Grovemade is a company that specializes in tech accessories made from wood and leather, and generally speaking, everything it makes is beautiful. We’ve seen design companies delve into the audio realm before with mixed results, so despite the undeniable beauty of the Grovemade Walnut Speakers & Amp, we went in unsure what to expect. From a design standpoint, the wood-carved speakers are simply stunning. But at $599, the speakers fall somewhat short in the audio department—they don’t sound bad by any means, but they also don’t offer much in the way of bass response, and lack the ability to add a subwoofer to remedy this issue. If you’re enamored with the way these speakers look, you’re not alone, but know that the audio performance is not on the same level as the design itself.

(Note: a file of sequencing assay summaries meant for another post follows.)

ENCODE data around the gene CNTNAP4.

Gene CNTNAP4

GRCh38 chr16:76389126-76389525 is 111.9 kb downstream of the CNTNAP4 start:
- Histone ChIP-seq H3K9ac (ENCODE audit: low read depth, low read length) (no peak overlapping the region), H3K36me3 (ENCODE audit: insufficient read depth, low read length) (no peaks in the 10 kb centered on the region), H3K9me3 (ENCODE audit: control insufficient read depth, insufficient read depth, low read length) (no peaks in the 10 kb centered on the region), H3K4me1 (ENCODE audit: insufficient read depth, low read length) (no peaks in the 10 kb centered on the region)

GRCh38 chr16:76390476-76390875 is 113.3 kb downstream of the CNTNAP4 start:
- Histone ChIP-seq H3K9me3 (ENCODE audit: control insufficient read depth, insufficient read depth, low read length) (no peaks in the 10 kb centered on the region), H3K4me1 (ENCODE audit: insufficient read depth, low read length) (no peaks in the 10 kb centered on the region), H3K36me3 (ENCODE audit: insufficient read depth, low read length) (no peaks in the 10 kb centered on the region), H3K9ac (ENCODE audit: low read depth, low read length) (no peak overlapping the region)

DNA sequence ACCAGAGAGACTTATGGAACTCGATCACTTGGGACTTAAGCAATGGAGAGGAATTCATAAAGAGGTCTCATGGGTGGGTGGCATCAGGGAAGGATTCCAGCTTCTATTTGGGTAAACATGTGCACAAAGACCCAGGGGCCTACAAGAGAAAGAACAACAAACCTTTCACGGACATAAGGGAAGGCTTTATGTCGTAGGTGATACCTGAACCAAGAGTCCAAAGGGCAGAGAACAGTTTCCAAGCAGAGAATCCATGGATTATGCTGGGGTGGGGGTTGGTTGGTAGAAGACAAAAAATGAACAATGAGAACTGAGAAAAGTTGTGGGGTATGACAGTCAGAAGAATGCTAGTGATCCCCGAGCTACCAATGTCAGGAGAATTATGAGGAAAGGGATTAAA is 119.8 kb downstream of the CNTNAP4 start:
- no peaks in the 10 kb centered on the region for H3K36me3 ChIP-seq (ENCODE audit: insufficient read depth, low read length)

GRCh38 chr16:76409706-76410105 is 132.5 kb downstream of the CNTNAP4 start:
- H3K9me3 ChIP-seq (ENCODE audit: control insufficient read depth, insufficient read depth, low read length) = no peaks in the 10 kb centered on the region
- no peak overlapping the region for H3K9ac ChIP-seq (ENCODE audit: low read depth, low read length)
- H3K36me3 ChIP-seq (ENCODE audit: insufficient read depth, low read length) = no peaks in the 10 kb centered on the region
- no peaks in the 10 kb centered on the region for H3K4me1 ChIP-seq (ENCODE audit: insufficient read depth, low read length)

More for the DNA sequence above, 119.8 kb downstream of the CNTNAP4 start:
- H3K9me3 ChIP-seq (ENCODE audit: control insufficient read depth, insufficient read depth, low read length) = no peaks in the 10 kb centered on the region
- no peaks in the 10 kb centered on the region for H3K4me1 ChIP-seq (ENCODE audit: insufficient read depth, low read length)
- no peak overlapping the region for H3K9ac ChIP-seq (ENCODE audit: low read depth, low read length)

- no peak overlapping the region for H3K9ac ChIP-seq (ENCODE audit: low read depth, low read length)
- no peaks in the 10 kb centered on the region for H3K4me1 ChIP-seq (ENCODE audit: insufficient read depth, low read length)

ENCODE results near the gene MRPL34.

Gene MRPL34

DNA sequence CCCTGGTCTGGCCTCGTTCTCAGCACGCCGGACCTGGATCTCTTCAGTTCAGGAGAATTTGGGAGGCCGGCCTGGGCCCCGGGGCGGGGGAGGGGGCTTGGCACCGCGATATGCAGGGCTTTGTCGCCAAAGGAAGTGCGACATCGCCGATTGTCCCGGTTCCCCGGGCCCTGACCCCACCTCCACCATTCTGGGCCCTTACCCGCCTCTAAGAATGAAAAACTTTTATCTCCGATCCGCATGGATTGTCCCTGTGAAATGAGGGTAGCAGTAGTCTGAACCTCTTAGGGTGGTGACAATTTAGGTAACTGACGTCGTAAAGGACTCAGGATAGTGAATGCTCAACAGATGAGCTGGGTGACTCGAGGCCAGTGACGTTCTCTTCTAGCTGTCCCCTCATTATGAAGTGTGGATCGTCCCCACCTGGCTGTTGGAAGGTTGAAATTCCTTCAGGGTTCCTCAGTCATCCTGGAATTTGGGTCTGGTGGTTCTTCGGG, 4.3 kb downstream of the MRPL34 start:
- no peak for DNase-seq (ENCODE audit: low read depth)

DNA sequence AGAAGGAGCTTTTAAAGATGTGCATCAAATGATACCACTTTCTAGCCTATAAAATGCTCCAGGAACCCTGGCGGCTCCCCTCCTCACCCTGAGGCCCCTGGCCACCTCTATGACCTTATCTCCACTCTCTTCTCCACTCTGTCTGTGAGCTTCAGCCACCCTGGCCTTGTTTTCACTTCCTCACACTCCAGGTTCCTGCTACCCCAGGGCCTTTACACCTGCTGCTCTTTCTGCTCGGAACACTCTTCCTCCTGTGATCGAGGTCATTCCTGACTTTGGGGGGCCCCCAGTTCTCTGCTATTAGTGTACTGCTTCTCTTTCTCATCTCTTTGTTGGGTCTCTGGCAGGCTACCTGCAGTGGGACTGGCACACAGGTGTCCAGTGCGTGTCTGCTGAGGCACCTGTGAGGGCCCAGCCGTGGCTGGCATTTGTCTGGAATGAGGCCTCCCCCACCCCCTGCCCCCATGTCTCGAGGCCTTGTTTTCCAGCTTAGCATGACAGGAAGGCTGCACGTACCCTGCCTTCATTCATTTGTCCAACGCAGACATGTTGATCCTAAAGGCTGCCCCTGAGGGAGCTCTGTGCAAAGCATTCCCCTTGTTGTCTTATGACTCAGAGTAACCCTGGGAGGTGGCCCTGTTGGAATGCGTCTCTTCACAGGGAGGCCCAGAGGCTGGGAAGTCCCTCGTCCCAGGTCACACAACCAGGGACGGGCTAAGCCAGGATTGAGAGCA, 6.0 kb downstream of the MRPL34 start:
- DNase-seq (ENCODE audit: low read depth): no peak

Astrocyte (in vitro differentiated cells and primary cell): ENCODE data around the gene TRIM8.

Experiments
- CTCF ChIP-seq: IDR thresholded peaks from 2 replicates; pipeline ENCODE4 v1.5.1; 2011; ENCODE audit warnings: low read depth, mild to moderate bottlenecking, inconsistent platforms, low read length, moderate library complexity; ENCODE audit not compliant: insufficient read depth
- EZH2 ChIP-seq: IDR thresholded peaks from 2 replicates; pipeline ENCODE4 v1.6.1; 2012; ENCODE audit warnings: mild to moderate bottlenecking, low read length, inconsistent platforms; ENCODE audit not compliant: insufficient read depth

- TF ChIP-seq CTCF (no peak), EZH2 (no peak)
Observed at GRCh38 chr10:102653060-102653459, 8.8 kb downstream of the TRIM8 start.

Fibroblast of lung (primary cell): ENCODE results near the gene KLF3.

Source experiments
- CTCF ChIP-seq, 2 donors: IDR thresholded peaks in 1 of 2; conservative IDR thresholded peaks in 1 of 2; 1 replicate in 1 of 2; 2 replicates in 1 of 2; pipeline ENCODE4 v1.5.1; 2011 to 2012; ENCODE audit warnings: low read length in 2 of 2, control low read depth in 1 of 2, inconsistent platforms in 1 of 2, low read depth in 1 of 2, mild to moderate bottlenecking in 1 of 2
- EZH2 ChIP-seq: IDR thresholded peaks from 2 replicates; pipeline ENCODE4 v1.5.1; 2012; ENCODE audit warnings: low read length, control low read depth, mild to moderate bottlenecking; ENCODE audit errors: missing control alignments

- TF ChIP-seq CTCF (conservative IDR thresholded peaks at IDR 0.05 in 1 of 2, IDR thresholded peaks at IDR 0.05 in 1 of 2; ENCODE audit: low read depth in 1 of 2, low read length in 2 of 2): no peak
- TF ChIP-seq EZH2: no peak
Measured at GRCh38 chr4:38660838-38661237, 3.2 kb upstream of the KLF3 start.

Are these the prettiest speakers we’ve ever tested? They’re certainly in the running. Made in conjunction with industrial designer Joey Roth, each speaker measures 8.8 by 3.5 by 7.5 inches (HWD), and is shaped almost like a large sea shell, with the dramatic ridged opening in the wood serving as a horn designed to reinforce the lower frequencies. The idea behind the ridges is to create a concert hall-like surface that eliminates standing waves by sending the sound exiting the horn in multiple directions. Below the horn is a Fountek FR58EX driver, which projects audio through perforations in an L-shaped stainless steel piece that serves as both grille and built-in stand for each speaker. The drivers also funnel sound into the back-loaded tunnel that feeds the horns internally, visible in the cross-section image below. Interestingly, the forward-facing, outer panel of the stand is clad in thin, dark vegetable-tanned leather.